Heritage fruit trees
in Greener Homes on 12 February 2012
Branch out with backyard fruits of yore
CECILIA Thornton was always a vegie gardener. Then one day, in a dentist’s waiting room, she read an article about heritage apples growing in Cornwall.
“It was the names that got to me,” she explains. “These fascinating names – Lord Lambourne, Beauty of Bath and Cox’s Orange Pippin. I was really struck by them.”
On further research, Ms Thornton discovered that people in Australia were conserving these varieties too. Now, she’s the president of the Heritage Fruits Society, which manages Petty’s Orchard in Templestowe.
Every autumn at the orchard, the society holds its Antique Apple Tasting Festival. The 2012 festival will be held on Sunday March 25; visitors can take a tour, and taste and rate the 200 varieties grown onsite.
“Heritage varieties have been selected by gardeners and diners over centuries, even going back to Roman times. They’ve been chosen for reasons of flavour, ripening time, or colour, or for their resistance to certain diseases or their cooking consistency,” she says.
Ms Thornton argues they’re important not only for their historical links. “The commercial varieties in supermarkets are chosen mainly because of their handling and keeping qualities, so they don’t bruise as easily and they keep for ten months. They’re not chosen for their unique flavour or their juiciness.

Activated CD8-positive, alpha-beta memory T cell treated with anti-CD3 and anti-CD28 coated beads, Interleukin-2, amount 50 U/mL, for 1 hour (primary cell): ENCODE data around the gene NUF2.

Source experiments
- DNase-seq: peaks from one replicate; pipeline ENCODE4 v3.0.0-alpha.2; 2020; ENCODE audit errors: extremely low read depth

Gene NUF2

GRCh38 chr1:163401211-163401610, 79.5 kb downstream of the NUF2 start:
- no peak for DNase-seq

“Some of the heritage varieties only keep for a week once they’re picked, but they taste like heaven. If you don’t have one in your backyard, you’re missing out.”
So how should you choose your trees?
First, survey the space. You can maximise your harvest in a few ways: by choosing columnar varieties that don’t branch out; by pruning normal trees into a shape tall and skinny; or by “espaliering” them flat and wide against the fence.
“You can also do duo or trio plantings,” Ms Thornton suggests. “In one hole, plant two or three apples, plums or pears, about 150 millimetres apart. Just make sure they’re varieties that will cross-pollinate.”
Next, choose your fruit. What do you like to eat? “We’re really lucky in Melbourne, we have a climate that’s kind to everything from stone fruit and citrus, to sub-tropical fruits,” she says.
Ms Thorton is growing several sub-tropicals, including jaboticaba, longan and wampee. “You can grow them here so long as they’re near something that holds the sun’s heat, such as masonry or water,” she says.
When there was no room to walk around her thriving backyard in Bayside, she bought a block on the Mornington Peninsula.
“I’ve got a lot of rare and unusual fruits. I’ve got gooseberries, josterberries and mountain paw paw,” she says. “I’ve got something called a jujube, which is very popular in China because it has stress relieving properties and tastes delicious like sweet dates.”
If you’re looking for something less exotic, Ms Thornton says you can’t go wrong with citrus. The Heritage Fruits Society website has tips for planning, planting and care, as well as historical catalogues, fruit poems and exhaustive lists of varieties.
As a general rule, it’s best to plant fruit trees in winter, when they’re dormant. “Fruit trees are a lot less work than a vegetable garden, but while they’re young you have to water them through summer and mulch them well,” she says. “Feed them during their growing season with plenty of organic chook poo and blood-and-bone with potash.”